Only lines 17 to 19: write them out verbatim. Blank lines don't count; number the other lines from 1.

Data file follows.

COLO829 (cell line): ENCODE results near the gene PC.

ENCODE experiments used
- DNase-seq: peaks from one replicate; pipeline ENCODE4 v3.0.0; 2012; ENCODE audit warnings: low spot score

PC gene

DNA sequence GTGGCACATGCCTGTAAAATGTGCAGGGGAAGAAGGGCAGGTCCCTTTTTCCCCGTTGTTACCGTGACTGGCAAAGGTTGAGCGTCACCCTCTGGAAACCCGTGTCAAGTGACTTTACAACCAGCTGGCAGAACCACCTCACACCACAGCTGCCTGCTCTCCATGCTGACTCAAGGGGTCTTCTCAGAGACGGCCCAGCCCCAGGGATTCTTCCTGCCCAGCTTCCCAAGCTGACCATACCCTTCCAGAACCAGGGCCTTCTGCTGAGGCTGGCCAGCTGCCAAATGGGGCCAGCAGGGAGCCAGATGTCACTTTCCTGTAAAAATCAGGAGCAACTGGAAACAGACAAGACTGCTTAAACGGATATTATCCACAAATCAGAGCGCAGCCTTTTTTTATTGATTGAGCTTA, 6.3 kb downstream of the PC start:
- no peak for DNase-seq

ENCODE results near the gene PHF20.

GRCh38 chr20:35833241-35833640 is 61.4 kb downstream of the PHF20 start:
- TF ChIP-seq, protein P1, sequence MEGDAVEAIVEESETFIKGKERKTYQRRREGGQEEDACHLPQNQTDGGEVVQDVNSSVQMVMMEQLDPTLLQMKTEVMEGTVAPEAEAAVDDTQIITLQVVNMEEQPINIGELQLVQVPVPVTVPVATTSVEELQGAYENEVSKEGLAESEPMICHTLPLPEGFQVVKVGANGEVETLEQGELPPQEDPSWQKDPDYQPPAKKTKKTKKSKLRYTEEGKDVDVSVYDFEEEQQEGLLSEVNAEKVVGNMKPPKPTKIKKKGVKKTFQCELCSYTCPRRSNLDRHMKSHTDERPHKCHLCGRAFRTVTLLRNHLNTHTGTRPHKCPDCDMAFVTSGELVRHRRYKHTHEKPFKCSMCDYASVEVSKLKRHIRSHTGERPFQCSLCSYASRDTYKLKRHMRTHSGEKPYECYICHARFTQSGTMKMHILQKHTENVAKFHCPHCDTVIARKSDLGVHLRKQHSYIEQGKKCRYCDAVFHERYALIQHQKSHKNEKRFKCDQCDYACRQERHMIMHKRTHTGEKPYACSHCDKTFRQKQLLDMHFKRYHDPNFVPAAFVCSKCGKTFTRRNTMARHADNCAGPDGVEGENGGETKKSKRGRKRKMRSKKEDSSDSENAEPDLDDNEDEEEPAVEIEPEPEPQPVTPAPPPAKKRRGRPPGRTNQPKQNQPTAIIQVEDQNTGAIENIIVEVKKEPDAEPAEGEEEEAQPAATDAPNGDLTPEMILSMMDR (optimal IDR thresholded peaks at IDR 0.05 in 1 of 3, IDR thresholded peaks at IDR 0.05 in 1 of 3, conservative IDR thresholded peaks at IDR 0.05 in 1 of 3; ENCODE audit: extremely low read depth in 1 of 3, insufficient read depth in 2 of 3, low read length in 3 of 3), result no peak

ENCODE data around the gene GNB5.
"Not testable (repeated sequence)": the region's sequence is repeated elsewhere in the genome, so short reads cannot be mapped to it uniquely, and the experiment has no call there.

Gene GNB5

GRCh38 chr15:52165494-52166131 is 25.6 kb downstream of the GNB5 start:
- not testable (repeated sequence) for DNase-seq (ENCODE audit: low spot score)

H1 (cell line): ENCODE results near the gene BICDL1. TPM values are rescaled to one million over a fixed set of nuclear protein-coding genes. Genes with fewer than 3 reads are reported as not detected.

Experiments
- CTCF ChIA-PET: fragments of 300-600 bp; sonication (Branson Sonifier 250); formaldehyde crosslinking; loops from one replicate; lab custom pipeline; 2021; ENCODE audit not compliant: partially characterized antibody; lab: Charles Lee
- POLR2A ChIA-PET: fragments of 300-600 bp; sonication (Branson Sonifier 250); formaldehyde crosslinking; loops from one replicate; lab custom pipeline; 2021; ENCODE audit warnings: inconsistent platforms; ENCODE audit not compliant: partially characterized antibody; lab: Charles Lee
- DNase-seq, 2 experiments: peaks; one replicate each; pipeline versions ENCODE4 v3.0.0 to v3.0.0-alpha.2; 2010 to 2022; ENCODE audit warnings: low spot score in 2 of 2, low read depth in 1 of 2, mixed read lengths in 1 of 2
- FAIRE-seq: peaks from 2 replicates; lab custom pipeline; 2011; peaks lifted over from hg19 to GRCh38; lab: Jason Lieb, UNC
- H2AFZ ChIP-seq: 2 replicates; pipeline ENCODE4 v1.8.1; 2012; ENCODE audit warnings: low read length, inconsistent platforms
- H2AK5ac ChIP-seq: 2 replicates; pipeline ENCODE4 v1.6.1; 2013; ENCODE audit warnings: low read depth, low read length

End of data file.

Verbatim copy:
- CTCF ChIA-PET: fragments of 300-600 bp; sonication (Branson Sonifier 250); formaldehyde crosslinking; loops from one replicate; lab custom pipeline; 2021; ENCODE audit not compliant: partially characterized antibody; lab: Charles Lee
- POLR2A ChIA-PET: fragments of 300-600 bp; sonication (Branson Sonifier 250); formaldehyde crosslinking; loops from one replicate; lab custom pipeline; 2021; ENCODE audit warnings: inconsistent platforms; ENCODE audit not compliant: partially characterized antibody; lab: Charles Lee
- DNase-seq, 2 experiments: peaks; one replicate each; pipeline versions ENCODE4 v3.0.0 to v3.0.0-alpha.2; 2010 to 2022; ENCODE audit warnings: low spot score in 2 of 2, low read depth in 1 of 2, mixed read lengths in 1 of 2